Wednesday 20 September 2017

Health crisis as 612 patients now on trolleys nationwide, 'exceptional' increase in GP visits

Record-breaking figures come as HSE warns public of sharp increase in rate of flu

(Stock photo)
(Stock photo)
Denise Calnan

Denise Calnan

A record 612 patients have been admitted for care on trolleys in hospitals nationwide this morning.

This includes 453 patients on trolleys and 159 patients on wards.

The number is the count of additional patients above the stated complement of that ward or unit.

According to the Irish Nurses and Midwives Organisation, the number is a record high for the amount of people on trolleys at Irish hospitals.

It compares with 601 this time last year, a previous record.

The worst-hit hospital is University Hospital Limerick with a total of 46 people on trolleys awaiting treatment.

Midland Regional Hospital Portlaoise have 42 people on trolleys.

St Luke's Hospital, Kilkenny and Midland Regional Hospital, Tullamore are also badly-hit with a total of 41 patients each on the trolley count.

The INMO also reports that in 2016 there were 93,621 patients on trolleys in hospitals around the country - a record for a calendar year.

Exceptional

Dr Gary Stack, Medical Director of South Doc which covers the largest geographical area covering Cork and Kerry, said they experienced an "exceptional" increase in patients this festive period.

"The four days of Christmas saw an almost 50pc increase in the number of patient contacts," he told RTE Radio One's News at One.

"This was pretty exceptional. There was an overall 40pc increase over the Christmas period and a 53pc increase over the New Year period.

"That is exceptional compared to last Christmas."

Dr Stack said there has been a 25p increase in visits for under-6s and a slight increase in visits for over-6s.

"This is putting huge pressure on the GP during hours and out of hours," he continued.

"The number of GPs needed are just not available.

"There are 18 vacancies in Cork and Kerry that cannot be finalised at the moment.

"GPs now have waiting lists, which we never had in Ireland.

"We've had them in the UK before, but never in Ireland."

Dr Stack said the average waiting time in the UK can be up to a fortnight, and in Ireland people are now faced with a 24-hour waiting list.

"This has only come about in the last 12 months," Dr Stack continued.

"In south Kerry six years ago, we had six GPs between Waterville and Cahirsiveen.

"From yesterday, it's down to two."

In the Mater 17 people were waiting on trolley's in A and E having been admitted to hospital today according to the INMO figures.

One man who had been seen by doctors and was awaiting further tests said the hospital trolley figures "did not inspire confidence".

The patient, who is from Denmark originally, said that the Government must re-examine how they spend money in the health system.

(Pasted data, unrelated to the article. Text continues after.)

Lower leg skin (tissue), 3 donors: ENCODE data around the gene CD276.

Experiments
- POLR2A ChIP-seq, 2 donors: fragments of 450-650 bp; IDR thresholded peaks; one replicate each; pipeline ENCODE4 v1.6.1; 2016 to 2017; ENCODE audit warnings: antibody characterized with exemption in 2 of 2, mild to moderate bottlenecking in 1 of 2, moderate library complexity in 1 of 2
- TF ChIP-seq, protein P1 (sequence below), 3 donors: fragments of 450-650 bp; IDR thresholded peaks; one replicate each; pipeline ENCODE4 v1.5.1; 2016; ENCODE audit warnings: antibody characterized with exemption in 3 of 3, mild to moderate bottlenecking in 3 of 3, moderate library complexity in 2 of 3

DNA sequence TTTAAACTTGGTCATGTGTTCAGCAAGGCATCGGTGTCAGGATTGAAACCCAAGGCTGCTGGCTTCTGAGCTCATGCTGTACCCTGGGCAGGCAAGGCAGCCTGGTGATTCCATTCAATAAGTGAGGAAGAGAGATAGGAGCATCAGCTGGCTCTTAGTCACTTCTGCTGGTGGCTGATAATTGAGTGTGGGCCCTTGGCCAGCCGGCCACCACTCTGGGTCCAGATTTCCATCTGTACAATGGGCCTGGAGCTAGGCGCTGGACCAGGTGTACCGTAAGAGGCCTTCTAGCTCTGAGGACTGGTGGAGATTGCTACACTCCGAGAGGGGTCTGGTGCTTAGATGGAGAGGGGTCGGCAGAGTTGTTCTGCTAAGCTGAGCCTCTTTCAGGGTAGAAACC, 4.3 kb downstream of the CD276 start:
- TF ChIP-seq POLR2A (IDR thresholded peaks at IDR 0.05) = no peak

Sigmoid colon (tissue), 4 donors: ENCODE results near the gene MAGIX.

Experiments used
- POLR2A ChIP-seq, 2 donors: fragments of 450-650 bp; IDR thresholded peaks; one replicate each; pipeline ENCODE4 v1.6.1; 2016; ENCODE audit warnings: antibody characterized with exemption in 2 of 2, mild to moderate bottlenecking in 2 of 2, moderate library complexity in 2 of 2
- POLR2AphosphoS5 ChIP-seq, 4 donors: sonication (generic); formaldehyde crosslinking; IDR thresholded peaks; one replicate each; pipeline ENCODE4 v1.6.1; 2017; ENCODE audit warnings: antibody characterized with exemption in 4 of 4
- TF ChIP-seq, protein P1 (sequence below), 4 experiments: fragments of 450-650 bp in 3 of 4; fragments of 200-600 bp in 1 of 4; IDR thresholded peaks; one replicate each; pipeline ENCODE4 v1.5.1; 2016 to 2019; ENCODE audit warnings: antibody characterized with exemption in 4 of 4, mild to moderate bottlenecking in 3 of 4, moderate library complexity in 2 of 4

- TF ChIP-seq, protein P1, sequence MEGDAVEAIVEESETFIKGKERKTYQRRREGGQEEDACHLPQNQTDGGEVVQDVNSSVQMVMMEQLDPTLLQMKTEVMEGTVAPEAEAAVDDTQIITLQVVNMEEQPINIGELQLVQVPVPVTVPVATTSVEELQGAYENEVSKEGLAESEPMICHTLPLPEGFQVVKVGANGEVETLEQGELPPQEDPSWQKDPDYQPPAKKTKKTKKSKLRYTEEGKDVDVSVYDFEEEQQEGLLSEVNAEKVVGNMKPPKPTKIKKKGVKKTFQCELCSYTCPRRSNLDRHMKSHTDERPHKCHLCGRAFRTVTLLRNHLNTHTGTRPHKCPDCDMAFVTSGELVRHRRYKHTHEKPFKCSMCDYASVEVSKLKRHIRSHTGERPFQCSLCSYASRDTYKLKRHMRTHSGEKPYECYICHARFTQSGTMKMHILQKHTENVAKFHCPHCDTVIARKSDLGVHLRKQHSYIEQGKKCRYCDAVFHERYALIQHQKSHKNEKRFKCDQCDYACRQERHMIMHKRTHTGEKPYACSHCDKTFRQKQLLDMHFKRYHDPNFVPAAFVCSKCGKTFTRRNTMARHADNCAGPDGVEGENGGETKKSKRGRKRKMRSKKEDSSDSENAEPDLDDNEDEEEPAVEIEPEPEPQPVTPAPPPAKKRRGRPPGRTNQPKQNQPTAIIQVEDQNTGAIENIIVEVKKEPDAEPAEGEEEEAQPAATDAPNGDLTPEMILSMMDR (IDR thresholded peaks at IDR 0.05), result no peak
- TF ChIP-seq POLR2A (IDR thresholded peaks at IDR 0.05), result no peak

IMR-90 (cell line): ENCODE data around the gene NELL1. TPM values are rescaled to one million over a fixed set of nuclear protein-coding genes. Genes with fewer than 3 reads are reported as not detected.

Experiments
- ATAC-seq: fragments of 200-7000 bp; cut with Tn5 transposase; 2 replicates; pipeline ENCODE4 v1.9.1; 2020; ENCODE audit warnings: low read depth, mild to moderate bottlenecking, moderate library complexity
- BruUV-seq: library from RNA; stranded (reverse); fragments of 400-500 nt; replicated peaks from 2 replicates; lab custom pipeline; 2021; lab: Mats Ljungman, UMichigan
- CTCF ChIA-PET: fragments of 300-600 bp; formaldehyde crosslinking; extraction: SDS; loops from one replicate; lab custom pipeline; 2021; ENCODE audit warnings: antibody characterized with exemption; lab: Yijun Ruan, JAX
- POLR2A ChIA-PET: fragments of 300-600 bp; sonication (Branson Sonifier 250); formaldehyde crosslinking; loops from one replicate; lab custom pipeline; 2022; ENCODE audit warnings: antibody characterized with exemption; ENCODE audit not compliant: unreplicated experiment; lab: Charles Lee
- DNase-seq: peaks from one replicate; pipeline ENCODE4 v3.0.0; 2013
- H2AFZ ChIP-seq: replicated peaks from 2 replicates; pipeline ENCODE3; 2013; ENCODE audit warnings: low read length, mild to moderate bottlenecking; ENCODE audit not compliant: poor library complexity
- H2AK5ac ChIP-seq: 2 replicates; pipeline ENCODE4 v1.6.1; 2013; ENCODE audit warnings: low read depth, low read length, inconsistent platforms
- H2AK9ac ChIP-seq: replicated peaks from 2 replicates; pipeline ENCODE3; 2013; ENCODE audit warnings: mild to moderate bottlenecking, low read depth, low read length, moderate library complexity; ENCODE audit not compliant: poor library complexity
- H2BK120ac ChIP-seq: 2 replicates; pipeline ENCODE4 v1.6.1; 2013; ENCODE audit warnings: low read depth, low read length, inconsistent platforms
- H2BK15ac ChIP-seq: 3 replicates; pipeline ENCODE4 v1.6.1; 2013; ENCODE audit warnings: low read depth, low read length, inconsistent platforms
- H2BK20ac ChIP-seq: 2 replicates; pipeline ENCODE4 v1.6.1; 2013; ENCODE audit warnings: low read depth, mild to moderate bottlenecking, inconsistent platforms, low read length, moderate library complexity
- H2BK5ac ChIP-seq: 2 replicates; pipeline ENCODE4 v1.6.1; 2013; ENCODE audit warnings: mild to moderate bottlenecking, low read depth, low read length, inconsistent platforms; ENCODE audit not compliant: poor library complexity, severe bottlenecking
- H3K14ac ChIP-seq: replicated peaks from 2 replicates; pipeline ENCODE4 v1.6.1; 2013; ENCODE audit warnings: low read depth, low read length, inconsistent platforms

"I'm not saying Denmark is perfect but at least you know if you need a hospital bed there will be one. At most they will move you to a different hospital," he said.

Another woman, who was attending the hospital with her partner, said she would not rely on the public system for her mother's care.

"Confidence in the system is very low. I have an elderly mam and we had to just take out health insurance for her because she literally wouldn't survive on a trolley," she said.

"The staff, they do their best but it's mismanagement on a larger scale," she added.

Another woman who was waiting to be seen for an allergic reaction said she had tried to avoid attending the hospital due to previous bad experiences in the Irish health system.

"A few years ago I was sent home and had a heart attack three days later, after waiting for 14 hours," she said.

"It's awful to think you could be waiting for hours and then not have a bed if you really were very sick," she said.

"I feel sorry for the nurses too, it's not easy for them."

Flu

Meanwhile, the HSE has warned the public that rates of influenza and respiratory illnesses have almost doubled nationwide in the past two weeks.

According to the Health Protection Surveillance Centre, there have been several outbreaks of the illnesses in care facilities and acute hospitals, particularly in the Dublin region.

The HSE is now warning those who are vulnerable and have not received vaccinations to do so and said "it is not too late".

One person has died as a result of the flu this winter and the latest figures show that almost 100 people were hospitalised with the illness.

This rate is expected to further increase in the coming weeks.

Most cases have involved people 65 years of age and older.

Those who are suffering from flu-like symptoms are advised to drink plenty of fluids, to get lots of rest and to eat healthily.

Online Editors

Editor's Choice

Also in Irish News